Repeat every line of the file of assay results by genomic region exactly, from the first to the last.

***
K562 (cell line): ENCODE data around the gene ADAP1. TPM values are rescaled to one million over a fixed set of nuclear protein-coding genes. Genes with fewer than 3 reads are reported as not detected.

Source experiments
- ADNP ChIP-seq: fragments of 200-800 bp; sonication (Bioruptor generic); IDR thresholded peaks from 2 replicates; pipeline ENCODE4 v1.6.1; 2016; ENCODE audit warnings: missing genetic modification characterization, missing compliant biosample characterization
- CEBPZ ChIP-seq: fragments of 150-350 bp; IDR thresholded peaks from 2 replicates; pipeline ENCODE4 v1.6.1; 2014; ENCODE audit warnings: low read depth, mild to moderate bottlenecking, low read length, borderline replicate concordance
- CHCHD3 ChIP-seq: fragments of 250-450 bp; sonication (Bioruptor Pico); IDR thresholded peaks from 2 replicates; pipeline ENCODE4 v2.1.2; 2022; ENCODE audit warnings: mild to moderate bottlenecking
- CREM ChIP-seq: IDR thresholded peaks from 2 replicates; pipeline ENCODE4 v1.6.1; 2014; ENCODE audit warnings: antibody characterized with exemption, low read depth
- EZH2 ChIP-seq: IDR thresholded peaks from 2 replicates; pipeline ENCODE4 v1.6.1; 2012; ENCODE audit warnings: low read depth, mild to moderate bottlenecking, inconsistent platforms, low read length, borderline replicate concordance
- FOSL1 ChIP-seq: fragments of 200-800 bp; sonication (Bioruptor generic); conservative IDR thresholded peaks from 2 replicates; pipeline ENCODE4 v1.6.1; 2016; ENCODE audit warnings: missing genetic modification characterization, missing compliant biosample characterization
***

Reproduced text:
K562 (cell line): ENCODE data around the gene ADAP1. TPM values are rescaled to one million over a fixed set of nuclear protein-coding genes. Genes with fewer than 3 reads are reported as not detected.

Source experiments
- ADNP ChIP-seq: fragments of 200-800 bp; sonication (Bioruptor generic); IDR thresholded peaks from 2 replicates; pipeline ENCODE4 v1.6.1; 2016; ENCODE audit warnings: missing genetic modification characterization, missing compliant biosample characterization
- CEBPZ ChIP-seq: fragments of 150-350 bp; IDR thresholded peaks from 2 replicates; pipeline ENCODE4 v1.6.1; 2014; ENCODE audit warnings: low read depth, mild to moderate bottlenecking, low read length, borderline replicate concordance
- CHCHD3 ChIP-seq: fragments of 250-450 bp; sonication (Bioruptor Pico); IDR thresholded peaks from 2 replicates; pipeline ENCODE4 v2.1.2; 2022; ENCODE audit warnings: mild to moderate bottlenecking
- CREM ChIP-seq: IDR thresholded peaks from 2 replicates; pipeline ENCODE4 v1.6.1; 2014; ENCODE audit warnings: antibody characterized with exemption, low read depth
- EZH2 ChIP-seq: IDR thresholded peaks from 2 replicates; pipeline ENCODE4 v1.6.1; 2012; ENCODE audit warnings: low read depth, mild to moderate bottlenecking, inconsistent platforms, low read length, borderline replicate concordance
- FOSL1 ChIP-seq: fragments of 200-800 bp; sonication (Bioruptor generic); conservative IDR thresholded peaks from 2 replicates; pipeline ENCODE4 v1.6.1; 2016; ENCODE audit warnings: missing genetic modification characterization, missing compliant biosample characterization